Medieval/Early Modern Periods

CASE 7:  Homicide and the Law in 18th Century China

China’s population was decimated in the wars following the fall of the Han dynasty in the early 3rd century CE. The ensuing chaos ushered in a period much resembling Europe’s middle ages, and as in Europe, law during that period was largely a function of privilege. Privilege, in turn, was a function of inherited status. Under those circumstances the legal checks instituted during the Han dynasty were no longer effective. China’s middle ages is often thought to have ended around the 9th century. By that time a fairly sophisticated system of legal checks for capital cases was already in place. We can get a glimpse of the process from a plaint that survives in the collected works of the famous poet Bai Juyi (772-846).

Bai wrote this plaint during a period when his official duties required him to review capital cases. In this case, a woman had been beaten to death by her husband. The lower court called it murder, but the higher court judged that the wife had died accidentally in the throes of a fight between husband and wife. The higher court therefore classified the crime as manslaughter. Bai reviewed the case in detail, arguing that the lower court was correct. His plaint follows a specific format: it cites the judgment of the upper court; then that of the lower court; then the relevant statutes from Tang law. He then proceeded to dismantle the upper court’s argument through the application of rigorous logic, including a consideration of forensic evidence and legal precedent. Nowhere in the document does the victim’s status as a woman imply she should be treated differently from anyone else. Read about this 9th century murder mystery (case review).

The system of legal procedures for capital cases achieved maturation during the Song dynasty (960 – 1278). It was during this period that detailed rules for the collection and presentation of forensic evidence were established. During this period all citizens could bring civil suits to the magistrate’s court. At this time also legal protections for slaves were expanded. We even have records of cases in which the families of slaves sued members of the imperial house, and won! Although in China there were no lawyers, professional legal counselors could be hired to advise citizens on how to present their case in court. Finally, circuit inspectors regularly reviewed the magistrate’s judicial records for fairness.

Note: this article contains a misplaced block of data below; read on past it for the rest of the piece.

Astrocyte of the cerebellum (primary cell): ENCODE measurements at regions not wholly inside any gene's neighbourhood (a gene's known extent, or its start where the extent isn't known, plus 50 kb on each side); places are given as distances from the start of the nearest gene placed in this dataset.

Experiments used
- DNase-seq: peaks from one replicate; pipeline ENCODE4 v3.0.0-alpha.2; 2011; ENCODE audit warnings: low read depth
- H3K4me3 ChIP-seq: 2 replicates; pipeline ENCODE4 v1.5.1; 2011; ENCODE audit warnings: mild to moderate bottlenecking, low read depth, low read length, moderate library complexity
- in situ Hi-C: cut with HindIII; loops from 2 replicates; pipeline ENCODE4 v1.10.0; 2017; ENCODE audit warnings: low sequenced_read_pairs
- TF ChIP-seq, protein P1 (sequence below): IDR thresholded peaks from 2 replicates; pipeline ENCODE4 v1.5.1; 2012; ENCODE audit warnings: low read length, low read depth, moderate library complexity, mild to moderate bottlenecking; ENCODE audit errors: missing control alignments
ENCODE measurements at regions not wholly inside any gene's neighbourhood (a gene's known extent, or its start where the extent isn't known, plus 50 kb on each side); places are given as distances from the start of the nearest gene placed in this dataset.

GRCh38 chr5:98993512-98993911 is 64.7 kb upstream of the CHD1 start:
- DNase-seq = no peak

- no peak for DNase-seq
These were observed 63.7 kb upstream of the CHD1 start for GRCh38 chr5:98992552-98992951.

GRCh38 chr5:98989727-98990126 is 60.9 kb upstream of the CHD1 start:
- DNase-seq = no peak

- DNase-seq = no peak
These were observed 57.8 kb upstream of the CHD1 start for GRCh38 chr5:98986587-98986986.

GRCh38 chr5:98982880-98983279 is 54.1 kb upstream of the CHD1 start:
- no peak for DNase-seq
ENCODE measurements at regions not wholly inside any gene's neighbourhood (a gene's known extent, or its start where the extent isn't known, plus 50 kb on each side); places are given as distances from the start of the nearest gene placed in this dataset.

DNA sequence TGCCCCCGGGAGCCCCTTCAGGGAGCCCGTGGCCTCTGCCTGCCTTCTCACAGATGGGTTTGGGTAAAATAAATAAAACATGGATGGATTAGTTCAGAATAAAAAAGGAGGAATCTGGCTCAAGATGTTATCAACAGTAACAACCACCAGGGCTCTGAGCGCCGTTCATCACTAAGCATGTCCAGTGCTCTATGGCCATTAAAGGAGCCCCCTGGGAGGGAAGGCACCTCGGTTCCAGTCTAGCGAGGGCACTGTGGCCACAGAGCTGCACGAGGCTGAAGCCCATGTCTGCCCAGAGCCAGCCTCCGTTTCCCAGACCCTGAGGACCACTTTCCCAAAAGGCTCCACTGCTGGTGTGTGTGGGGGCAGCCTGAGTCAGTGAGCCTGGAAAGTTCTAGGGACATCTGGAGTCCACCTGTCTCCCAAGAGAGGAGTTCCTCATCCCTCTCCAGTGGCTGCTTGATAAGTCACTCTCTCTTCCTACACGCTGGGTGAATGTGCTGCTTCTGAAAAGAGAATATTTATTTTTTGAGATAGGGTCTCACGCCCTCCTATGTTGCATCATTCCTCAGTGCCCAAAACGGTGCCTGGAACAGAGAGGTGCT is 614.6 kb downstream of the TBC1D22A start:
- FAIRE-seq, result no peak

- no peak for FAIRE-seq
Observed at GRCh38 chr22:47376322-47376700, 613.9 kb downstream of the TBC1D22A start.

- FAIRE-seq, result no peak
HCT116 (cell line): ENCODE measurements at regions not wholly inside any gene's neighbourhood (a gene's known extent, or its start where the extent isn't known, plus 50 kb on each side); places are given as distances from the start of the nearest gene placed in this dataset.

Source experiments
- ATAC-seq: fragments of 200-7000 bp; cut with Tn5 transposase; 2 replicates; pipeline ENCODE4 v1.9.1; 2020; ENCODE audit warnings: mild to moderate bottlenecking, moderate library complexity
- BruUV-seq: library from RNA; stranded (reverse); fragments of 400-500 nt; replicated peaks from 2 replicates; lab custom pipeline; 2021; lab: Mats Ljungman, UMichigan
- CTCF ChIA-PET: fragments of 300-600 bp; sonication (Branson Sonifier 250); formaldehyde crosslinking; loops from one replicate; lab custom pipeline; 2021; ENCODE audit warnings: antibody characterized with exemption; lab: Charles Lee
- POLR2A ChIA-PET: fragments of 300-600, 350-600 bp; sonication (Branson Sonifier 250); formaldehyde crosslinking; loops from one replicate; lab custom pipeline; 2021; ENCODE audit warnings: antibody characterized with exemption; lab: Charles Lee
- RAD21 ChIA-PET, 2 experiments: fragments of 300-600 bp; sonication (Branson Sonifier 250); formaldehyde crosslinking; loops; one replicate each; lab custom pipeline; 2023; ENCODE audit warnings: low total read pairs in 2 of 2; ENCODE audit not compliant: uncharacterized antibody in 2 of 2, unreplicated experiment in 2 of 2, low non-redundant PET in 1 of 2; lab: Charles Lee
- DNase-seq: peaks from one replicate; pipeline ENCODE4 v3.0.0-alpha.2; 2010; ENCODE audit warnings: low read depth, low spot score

By and large similar procedures were maintained during ensuing centuries up into the 18th century. However, by the 18th century it became necessary to streamline the system. One reason for this was the success of Qing dynasty government, which had made possible an explosion in population. Despite a doubling of population during the eighteenth century, the number of judicial officials did not increase and the process of centralized review remained unchanged. While crime rates are nearly impossible to compute, it is clear that as the population doubled the absolute number of cases would have increased. Depending on the jurisdiction, provincial governors may have had hundreds of cases to review each year, while the central government would have had thousands. To prevent the mandated review process from collapsing under its own weight, expediencies were necessary.

For example, during the early years of of the Qianlong reign (1736-1795), case records often included multiple rounds of interrogations. These reports contain transcripts of each round of testimony, and reading these interrogations provides a lively narrative and a good sense of the magistrate’s detective skills. Over time, however, case records grew increasingly streamlined. By 1745 reports usually included only detailed interrogatories or multiple rounds of interrogation for the accused and the most important witnesses.

After 1765, case records became much more formulaic and one rarely sees detailed interrogations of even the most important witnesses. Whether or not this was due to the bureaucratic burden of automatic judicial review in the face of a quickly growing population, the transformation of capital case records as a genre is abundantly clear to the historian. Over time the records became more terse and took on a “just the facts” style of presentation. The extensive interrogations of witnesses and the accused were drastically abbreviated towards the end of the reign. Interestingly, medical forensics remained the single exception to this trend. The presentation of this objective evidence was almost excruciatingly detailed.

For a broader perspective on capital case records,
check out: GLOBAL CONTEXT.

Or go back to HOW IT EVOLVED IN HISTORY: Classical Period

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